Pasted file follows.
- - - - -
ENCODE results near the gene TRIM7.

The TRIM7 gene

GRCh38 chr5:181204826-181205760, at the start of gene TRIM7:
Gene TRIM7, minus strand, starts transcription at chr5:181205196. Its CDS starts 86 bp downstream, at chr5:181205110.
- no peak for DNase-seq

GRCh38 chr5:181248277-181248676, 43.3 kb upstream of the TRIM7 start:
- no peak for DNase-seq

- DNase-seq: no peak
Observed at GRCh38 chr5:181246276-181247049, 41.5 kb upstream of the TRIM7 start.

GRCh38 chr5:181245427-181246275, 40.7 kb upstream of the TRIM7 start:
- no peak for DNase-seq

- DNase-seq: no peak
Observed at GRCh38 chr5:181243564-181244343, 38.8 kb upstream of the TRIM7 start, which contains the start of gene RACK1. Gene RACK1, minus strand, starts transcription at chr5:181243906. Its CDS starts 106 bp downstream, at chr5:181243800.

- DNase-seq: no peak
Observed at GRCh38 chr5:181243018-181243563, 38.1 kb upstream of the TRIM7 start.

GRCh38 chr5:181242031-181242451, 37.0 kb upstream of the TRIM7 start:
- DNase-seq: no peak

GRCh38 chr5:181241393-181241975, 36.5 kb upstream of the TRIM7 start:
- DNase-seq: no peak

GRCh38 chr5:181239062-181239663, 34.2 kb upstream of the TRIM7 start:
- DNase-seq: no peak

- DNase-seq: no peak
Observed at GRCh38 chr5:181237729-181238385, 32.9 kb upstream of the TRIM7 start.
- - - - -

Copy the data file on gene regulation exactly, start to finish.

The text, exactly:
ENCODE results near the gene TRIM7.

The TRIM7 gene

GRCh38 chr5:181204826-181205760, at the start of gene TRIM7:
Gene TRIM7, minus strand, starts transcription at chr5:181205196. Its CDS starts 86 bp downstream, at chr5:181205110.
- no peak for DNase-seq

GRCh38 chr5:181248277-181248676, 43.3 kb upstream of the TRIM7 start:
- no peak for DNase-seq

- DNase-seq: no peak
Observed at GRCh38 chr5:181246276-181247049, 41.5 kb upstream of the TRIM7 start.

GRCh38 chr5:181245427-181246275, 40.7 kb upstream of the TRIM7 start:
- no peak for DNase-seq

- DNase-seq: no peak
Observed at GRCh38 chr5:181243564-181244343, 38.8 kb upstream of the TRIM7 start, which contains the start of gene RACK1. Gene RACK1, minus strand, starts transcription at chr5:181243906. Its CDS starts 106 bp downstream, at chr5:181243800.

- DNase-seq: no peak
Observed at GRCh38 chr5:181243018-181243563, 38.1 kb upstream of the TRIM7 start.

GRCh38 chr5:181242031-181242451, 37.0 kb upstream of the TRIM7 start:
- DNase-seq: no peak

GRCh38 chr5:181241393-181241975, 36.5 kb upstream of the TRIM7 start:
- DNase-seq: no peak

GRCh38 chr5:181239062-181239663, 34.2 kb upstream of the TRIM7 start:
- DNase-seq: no peak

- DNase-seq: no peak
Observed at GRCh38 chr5:181237729-181238385, 32.9 kb upstream of the TRIM7 start.